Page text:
it was over to the Chief Executive of CDL Hotels New Zealand a gentleman by the
name of Lex Harry to give the thanks to Mike Moore. Interesting thing
interesting speech he gave “Well Mike I want to acknowledge” (apparently
Lexy must be a Labour man), “I want to acknowledge all the good work you did
while you were Prime Minister and in particular in the area of Treaty issues”.
Well, I looked at Joe Williams and his eyes are starting to roll. “Mike I want
to say this, you are our rangatira and you are now the kaumatua of the biggest
marae in the world” (By this time Joe Williams is nearly falling off his seat)
“and I just want to acknowledge that, Mike”. You see they take this pure
concept and then they barbaracise it and they apply it to their own practices
and then they have the audacity to call this bald headed gentleman with the
glasses going on and off the rangatira of the world marae and so I said to Joe
“We have just seen the establishment of Ngati WTO”. Now I don’t want to
get into an argument whether its and urban Maori thing. We’ll argue that
morning Kara [Puketapu] raised the issue of others capitalising on our concept.
Well, you know in this example it’s the capitalisation on a concept to the
extent that I’ll almost use the word Titewhai just used, I don’t have any
truck with it at all. Anyway this whole thing about globalisation, let me give
you a few facts, and Sam didn’t make these ones up I actually got these from
somewhere. The combined revenues of General Motors and Ford alone exceed the
combined GDP for all sub Saharan Africa. That is a lot of money. Overall 51 of
the top 100 economies in the world are not governments, they are corporations.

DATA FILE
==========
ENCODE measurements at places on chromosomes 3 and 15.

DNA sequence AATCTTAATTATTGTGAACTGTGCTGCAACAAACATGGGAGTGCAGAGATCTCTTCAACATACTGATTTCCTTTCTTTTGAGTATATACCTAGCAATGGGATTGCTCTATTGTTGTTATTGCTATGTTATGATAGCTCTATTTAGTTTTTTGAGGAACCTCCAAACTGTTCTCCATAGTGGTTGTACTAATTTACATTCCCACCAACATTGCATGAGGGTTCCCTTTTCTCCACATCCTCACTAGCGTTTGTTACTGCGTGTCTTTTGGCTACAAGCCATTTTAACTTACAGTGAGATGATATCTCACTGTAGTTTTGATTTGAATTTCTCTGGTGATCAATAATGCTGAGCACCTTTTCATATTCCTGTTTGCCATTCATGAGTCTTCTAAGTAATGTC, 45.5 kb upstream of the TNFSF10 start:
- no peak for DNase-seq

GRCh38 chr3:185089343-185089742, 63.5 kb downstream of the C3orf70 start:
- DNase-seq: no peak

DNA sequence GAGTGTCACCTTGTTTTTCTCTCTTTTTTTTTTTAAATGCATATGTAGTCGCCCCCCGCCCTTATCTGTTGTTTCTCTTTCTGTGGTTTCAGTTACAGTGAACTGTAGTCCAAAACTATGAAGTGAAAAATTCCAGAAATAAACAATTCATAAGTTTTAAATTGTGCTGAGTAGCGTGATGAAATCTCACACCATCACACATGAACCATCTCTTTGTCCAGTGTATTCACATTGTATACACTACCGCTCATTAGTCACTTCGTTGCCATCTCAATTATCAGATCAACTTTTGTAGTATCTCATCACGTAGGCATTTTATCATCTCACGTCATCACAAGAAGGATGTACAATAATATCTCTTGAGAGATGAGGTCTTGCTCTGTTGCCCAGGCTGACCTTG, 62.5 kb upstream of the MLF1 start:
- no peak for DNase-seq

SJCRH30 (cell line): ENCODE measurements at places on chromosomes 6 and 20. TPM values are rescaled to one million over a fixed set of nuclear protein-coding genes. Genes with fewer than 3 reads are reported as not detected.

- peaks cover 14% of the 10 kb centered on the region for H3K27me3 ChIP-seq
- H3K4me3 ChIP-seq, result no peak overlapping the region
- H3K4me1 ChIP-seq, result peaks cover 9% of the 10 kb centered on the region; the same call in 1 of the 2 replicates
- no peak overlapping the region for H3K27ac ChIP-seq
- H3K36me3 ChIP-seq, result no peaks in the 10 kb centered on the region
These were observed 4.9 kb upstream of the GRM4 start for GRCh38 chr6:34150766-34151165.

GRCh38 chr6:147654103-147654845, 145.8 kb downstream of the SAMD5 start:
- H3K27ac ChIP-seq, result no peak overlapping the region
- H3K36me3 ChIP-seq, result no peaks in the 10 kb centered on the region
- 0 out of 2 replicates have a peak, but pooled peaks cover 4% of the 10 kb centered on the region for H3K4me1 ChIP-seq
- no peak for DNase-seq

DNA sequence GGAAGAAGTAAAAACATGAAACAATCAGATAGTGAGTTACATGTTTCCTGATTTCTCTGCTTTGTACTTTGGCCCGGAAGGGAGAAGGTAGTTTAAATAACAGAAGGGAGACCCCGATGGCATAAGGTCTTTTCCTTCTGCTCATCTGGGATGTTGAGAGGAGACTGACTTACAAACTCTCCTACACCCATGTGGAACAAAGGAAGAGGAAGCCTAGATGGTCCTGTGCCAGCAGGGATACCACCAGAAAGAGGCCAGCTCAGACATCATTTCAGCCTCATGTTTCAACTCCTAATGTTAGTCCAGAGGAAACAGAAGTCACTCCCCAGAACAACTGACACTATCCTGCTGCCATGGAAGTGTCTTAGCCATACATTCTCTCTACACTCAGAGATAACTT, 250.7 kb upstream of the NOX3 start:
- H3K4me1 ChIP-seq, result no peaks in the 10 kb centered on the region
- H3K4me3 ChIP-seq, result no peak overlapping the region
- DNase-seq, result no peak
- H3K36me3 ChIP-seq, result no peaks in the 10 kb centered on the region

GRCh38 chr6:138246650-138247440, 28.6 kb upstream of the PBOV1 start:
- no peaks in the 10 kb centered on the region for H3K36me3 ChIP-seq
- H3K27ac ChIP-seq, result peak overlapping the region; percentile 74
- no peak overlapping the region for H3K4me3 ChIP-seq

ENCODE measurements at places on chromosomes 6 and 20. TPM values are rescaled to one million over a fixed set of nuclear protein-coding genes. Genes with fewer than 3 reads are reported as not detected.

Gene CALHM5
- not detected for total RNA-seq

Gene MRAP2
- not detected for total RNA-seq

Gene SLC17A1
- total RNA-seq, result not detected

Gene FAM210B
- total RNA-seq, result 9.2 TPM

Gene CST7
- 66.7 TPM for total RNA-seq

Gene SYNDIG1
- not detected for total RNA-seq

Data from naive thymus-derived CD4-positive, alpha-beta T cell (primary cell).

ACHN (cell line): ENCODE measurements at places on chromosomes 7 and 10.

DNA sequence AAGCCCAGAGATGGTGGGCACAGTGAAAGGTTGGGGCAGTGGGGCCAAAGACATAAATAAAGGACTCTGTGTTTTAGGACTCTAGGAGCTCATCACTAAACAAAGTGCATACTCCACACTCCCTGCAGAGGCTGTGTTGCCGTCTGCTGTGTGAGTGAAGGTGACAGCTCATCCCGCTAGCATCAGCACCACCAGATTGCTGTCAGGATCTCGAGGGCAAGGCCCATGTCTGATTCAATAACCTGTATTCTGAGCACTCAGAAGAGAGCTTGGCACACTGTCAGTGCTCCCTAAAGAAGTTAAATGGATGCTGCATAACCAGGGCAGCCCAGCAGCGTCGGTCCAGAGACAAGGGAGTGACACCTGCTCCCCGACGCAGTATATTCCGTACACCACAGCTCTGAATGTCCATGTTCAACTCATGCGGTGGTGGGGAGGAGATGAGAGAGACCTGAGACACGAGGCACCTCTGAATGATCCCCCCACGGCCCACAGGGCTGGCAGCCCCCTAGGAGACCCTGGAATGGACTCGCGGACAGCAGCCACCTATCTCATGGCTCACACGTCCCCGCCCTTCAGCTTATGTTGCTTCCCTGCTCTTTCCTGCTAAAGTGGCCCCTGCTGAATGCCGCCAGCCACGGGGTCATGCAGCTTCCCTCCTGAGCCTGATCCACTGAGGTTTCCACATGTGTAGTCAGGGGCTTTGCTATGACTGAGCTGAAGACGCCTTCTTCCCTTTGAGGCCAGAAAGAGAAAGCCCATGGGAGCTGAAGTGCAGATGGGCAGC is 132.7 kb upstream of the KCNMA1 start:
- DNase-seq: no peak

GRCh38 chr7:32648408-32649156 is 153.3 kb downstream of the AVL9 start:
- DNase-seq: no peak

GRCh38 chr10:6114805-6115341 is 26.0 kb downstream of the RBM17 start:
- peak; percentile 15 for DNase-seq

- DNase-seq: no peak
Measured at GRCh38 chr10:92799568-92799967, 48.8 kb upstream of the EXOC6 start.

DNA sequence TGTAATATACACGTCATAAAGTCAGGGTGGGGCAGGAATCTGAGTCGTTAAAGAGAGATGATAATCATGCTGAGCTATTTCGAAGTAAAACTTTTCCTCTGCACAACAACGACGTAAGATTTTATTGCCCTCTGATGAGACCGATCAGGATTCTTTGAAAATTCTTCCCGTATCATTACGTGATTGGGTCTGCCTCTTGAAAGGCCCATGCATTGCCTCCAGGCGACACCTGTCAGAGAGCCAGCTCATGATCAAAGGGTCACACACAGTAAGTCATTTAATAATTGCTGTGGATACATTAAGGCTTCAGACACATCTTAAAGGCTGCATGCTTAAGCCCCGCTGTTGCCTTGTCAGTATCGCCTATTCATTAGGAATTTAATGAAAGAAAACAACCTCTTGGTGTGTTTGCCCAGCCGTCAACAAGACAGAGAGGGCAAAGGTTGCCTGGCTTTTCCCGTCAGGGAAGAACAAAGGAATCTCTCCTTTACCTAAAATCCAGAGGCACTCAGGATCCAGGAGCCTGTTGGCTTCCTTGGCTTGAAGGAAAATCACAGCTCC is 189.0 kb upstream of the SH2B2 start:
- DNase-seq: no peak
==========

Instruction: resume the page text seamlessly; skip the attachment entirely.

The revenues of the top 500 corporations in the US equal about 60% of the
country’s GDP. That is amazing when you consider the strength of the GDP of
the United States. Multinational firms hold 90% of all technology and product
patents and that’s why my whanaunga are all about Treaty of Waitangi claims in
respect of indigenous cultural and intellectual property rights. Multinational
firms do 70% of all world trade. These are the same people who know no
boundaries (either governmental or cultural) they are out there doing 70% of all
world trade. Kind of scary isn’t it? Despite this, what does this barbaracised
form of whanaunatanga deliver? Well a fifth of the developing worlds population
goes hungry every night, a quarter lacks access to even the most basic of
essentials such as water and a third live in a state of abject poverty. Sam
didn’t make those up it was reported in
a paper presented in September by Professor Peter Endewick at the University of
want to talk about whanaunatanga. Whanaunatanga is, here is another Sam kind of
unsubstantiated statement, whanaunatanga is the most powerful dynamic in Maori
culture. Think of powhiris. What is the dynamic of the mihi and powhiri? It is
an attempt to discover where the other people are from. We met last night. What
do we do? We go round the table and discover where were from. We are making
connections and so to that extent I say it is an aboriginal concept.
Whanaunatanga is a concept that belongs to tikanga Maori. Parallel whanaunatanga
belongs to the Innuits, the aboriginal peoples of Australia, and other
we are going to talk about applying whanaunatanga in business it was first
applied in business in Aotearoa by Maori. If we can take the most dynamic aspect
of our culture and we can apply it to Maori business, what was Maori business
like previously? Well Angeline [Greensill] told us the first trans Tasman and
trans Pacific traders in this country were Maori and Titewhai’s and my tupuna